As Kedarji tells us, we suffer because we think we are separate from God. In fact, our entire spiritual path is focused on resolving this identity crisis. Resolving this crisis by knowing and experiencing that we are God allows us to be in the world without being of the world; to lead our lives in the realization that God alone exists. This is true Yoga– the transformation of human consciousness into Divine Consciousness.
So, I listened as my mother poured out the tears of her grieving heart. Attachment brings suffering. I began to feel sad for her because I now know that suffering is a choice. With the right understandings, the highest understandings imparted by Kedarji and the many sages of our Lineage, we don’t need to suffer, but we choose to, by the mantras that we reach for and the understandings we hold on to.
I know that suffering is a choice because prior to meeting Kedarji and embarking on this incredible spiritual path, I suffered tremendously, including severe suicidal depression for most of my life. When I began to take these understandings over my own, such as: God alone exists, there are no others, that the One Supreme Lord pervades everything and everyone, everywhere, my entire experience and outlook immediately shifted, and I tapped into this inner strength that I never knew was possible.
The Power of The Arc
I transformed from being the victim of life’s circumstances and situations, to being responsible for them. Our practice of The Arc has been extremely important in that shift for me as well. The Arc states that:
Not wanting to get entangled in emotions I wasn’t actually feeling as my mother continued pouring out her heart, I inwardly began repeating my mantra, Om Namah Shivaya, affirming my Oneness with God. This allowed me to maintain an inner state of peace and tranquility while sharing space with my mother as she let out her grief and attachments. Practicing The Arc allowed me to maintain my emotional resilience, the third of Kedarji’s 4 Pillars of Joy in Daily Living (along with The Spiritual Power, improved mental state, and vibrant health).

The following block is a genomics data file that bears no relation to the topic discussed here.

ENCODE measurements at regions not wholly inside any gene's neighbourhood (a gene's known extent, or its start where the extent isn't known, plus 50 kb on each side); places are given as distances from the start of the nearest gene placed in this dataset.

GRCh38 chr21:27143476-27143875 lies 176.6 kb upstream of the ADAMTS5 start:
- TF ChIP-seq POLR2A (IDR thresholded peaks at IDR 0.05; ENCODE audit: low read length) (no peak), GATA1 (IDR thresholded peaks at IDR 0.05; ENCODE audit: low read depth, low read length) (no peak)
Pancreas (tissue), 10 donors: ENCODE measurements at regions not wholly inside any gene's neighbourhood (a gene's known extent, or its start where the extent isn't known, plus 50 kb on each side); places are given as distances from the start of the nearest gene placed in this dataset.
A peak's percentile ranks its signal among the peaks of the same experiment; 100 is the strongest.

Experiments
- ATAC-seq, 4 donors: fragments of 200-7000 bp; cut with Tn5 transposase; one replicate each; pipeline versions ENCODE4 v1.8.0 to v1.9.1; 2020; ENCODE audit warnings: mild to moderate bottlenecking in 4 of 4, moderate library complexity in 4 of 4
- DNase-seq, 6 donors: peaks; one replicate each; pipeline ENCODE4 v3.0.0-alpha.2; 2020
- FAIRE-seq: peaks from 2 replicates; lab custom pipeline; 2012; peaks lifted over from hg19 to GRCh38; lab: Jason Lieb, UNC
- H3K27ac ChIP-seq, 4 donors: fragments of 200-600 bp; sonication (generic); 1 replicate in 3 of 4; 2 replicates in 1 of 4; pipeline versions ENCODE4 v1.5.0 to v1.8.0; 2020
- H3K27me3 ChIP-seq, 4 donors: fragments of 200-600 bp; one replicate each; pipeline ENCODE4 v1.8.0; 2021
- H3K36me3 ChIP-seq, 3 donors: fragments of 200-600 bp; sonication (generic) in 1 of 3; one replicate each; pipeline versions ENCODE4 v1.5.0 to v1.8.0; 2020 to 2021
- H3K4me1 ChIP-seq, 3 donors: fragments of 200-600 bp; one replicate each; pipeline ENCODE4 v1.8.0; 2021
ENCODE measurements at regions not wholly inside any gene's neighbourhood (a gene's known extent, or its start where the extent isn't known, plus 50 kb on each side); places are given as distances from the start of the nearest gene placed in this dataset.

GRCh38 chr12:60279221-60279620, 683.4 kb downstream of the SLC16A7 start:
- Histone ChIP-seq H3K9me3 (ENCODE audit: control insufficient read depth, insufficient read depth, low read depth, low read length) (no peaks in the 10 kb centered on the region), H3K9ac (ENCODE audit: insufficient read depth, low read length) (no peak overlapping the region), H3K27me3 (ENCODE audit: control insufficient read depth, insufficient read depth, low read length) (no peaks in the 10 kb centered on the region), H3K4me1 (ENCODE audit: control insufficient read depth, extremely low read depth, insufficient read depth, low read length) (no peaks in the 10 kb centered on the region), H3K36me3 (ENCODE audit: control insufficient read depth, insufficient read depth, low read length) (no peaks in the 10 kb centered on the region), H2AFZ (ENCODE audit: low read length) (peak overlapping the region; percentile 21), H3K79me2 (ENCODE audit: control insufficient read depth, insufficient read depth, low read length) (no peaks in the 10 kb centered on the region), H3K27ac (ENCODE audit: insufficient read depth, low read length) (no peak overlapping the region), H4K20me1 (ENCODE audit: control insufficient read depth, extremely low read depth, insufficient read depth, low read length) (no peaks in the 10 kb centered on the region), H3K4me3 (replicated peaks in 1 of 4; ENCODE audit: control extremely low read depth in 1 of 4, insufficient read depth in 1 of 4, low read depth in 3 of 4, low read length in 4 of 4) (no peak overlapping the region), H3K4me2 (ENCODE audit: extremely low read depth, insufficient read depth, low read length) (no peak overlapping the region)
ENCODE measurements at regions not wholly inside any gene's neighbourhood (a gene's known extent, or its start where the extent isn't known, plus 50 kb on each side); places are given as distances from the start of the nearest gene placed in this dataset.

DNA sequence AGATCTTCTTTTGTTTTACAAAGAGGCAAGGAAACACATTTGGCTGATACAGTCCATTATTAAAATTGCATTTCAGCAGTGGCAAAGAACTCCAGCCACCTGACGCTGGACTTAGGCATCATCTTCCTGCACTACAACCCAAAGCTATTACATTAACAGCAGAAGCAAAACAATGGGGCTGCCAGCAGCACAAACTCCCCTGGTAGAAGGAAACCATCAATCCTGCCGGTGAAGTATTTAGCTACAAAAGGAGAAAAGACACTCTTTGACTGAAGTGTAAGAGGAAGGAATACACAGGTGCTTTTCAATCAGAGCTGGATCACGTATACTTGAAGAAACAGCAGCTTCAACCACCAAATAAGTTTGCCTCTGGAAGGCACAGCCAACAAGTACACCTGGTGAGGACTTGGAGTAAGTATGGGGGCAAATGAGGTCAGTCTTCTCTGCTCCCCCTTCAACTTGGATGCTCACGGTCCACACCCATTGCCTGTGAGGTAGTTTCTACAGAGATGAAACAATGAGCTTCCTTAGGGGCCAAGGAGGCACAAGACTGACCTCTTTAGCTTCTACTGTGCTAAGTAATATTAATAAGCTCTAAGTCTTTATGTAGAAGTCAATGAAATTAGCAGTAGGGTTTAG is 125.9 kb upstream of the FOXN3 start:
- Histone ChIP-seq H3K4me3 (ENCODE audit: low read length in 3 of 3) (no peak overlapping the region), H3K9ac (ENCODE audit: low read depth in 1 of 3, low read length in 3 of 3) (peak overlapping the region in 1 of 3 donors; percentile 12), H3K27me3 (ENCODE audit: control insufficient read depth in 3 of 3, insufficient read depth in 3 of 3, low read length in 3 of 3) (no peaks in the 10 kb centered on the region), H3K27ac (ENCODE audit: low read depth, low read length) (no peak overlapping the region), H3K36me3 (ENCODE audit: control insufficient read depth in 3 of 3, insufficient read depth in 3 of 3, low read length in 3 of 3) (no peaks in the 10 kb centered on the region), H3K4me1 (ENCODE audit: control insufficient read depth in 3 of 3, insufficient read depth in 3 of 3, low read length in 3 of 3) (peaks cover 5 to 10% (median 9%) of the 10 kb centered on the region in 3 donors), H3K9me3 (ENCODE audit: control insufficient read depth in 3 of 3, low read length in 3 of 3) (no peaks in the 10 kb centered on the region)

Embracing the Fact That God Alone Exists
Attachment brings suffering because we believe we are separate from God. I consistently remind myself that God alone exists. God exists in each form, in each mantra, in each breath. I didn’t lose a sister, God just dropped playing in one form and took on another. As long as I reach for and embrace these understandings, then there is no feeling of grief, loss, or suffering for me. Sure, I’ll still miss interacting with that form, but I know that God alone exists here, so there is no loss. I can interact with that same God in any other form as well.
My holiday wish is that I can be the example for my mother (and others). While she has no interest in knowing or learning about my spiritual path, there’s no denying the inner strength and fortitude that I have gained from it. Perhaps one day she will see this inner strength I have gained, and inquire about it. Until then, all I can do is continue with my spiritual practices and seek to experience more Joy, Peace and Love in each moment.
Shanti Harkness volunteers as the Secretary of The Bhakta School of Transformation. She sits on our Board of Directors and also volunteers as a certified staff teacher and program leader for Nityananda Shaktipat Yoga. She works in the marketing field.